As of right now, Daniel Bard is still in the mix for the rotation. It's not a given he's in, according to manager Bobby Valentine (and Bard himself), but he's still in the running. Sean McAdam's report from Wednesday about Bard being sent back to the bullpen, with Alfredo Aceves and Felix Doubront in the rotation, could still turn out to be accurate. But it appears a final decision has not been made yet.
Bard is scheduled for another spring straining start, and he believes he's making progress. Valentine is not as pleased, but is also in a position to let his players know what's expected of them and their development -- it could be tough love as easily as it could be his telling the media that Bard is not going to win.
McAdam's source could be tipping the Red Sox's hand based on what's gone on this spring. But Bard showed some promise in his last start against the Blue Jays, and has at least one more left to show the role should be his. It's a difficult transition, and it's tough to gauge whether he'll succeed based on just a few weeks of spring pitching, but that's all the Red Sox have to go on before the season begins.
Nick Cafardo tweets that the Red Sox are keeping an eye on Mike Gonzalez, as the lefty options they've tried to evaluate this spring --Franklin Morales and Andrew Miller -- have been slowed by injuries.
Gonzalez spent nine days with Boston back in 2003 after the Red Sox acquired him for Brandon Lyon and Anastacio Martinez, then was sent back along with Freddy Sanchez in a rejiggered deal that brought the Red Sox back the players they dealt, along with Jeff Suppan.
Much has changed with Gonzalez since the last time he was in the Red Sox organization, with both the pitcher and Boston. From 2004 through 2009, Gonzalez posted a 2.41 ERA, struck out 10.7 per nine, and posted a 2.6 K/BB. Since then, he's thrown just 78 frames, and struggled more with hits and homers allowed than in the past. The two rotator cuff and labrum fraying in 2010 didn't help, but his shoulder survived the 2011 season.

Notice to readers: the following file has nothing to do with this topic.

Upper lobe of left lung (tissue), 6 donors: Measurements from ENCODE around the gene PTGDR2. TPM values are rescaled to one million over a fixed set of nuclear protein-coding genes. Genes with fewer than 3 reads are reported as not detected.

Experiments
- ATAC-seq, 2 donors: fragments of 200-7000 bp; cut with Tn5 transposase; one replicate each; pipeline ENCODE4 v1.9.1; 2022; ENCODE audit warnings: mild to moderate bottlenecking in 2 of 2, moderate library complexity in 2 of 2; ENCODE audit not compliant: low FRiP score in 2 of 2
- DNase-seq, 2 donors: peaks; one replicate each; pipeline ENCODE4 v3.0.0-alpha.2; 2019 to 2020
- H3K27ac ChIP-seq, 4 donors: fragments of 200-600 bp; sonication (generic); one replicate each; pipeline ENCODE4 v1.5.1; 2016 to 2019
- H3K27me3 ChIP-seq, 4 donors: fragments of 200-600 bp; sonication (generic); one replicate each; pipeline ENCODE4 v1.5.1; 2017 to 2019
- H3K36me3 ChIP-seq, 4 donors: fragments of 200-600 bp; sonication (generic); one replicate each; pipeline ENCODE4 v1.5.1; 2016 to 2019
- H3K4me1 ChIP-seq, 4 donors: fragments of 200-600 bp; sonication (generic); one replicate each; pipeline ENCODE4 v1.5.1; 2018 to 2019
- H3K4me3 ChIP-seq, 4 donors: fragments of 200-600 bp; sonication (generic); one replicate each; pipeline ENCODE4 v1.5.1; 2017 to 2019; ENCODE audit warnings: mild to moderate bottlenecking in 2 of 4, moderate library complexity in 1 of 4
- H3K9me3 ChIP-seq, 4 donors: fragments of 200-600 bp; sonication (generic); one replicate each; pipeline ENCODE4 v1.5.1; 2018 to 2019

Gonzalez still misses bats, though, even though not at the extremes he used to. He still limits lefties, too, holding them to .221/.277/.340 the last three years, and .213/.281/.335 with a 3.7 K/BB in his career. If used primarily against lefties, he could be of use to the Red Sox, or just act as insurance against Miller not working out, or Rich Hill not coming back effective. At this late date, he'd be cheap, too.
Kelly Shoppach doesn't statistically measure up defensively according to recent research, but the opinions of those who have worked with him differ from that:
"He's a very calm guy," said Shoppach's former manager, Joe Maddon of Tampa Bay. "He's able to slow the game down. He handles pitchers well. He threw really well last year. [He has a] very quick release. Overall, the hitting was inconsistent, but he came on at the right time. Notoriously, he can hurt a left-handed pitcher. That's who he is. But he's a great guy on the team. I had a blast with him. I really enjoyed him a lot. I think he has a chance to add a lot to that team."
Shoppach is also aware he's likely a short-term solution in Boston, until Ryan Lavarnway is ready. But if he hits lefties, can do some things behind the plate, and is a good clubhouse guy as he's been reported to be in the past, then he's done his job as a bridge to Lavarnway.
Good news, everyone: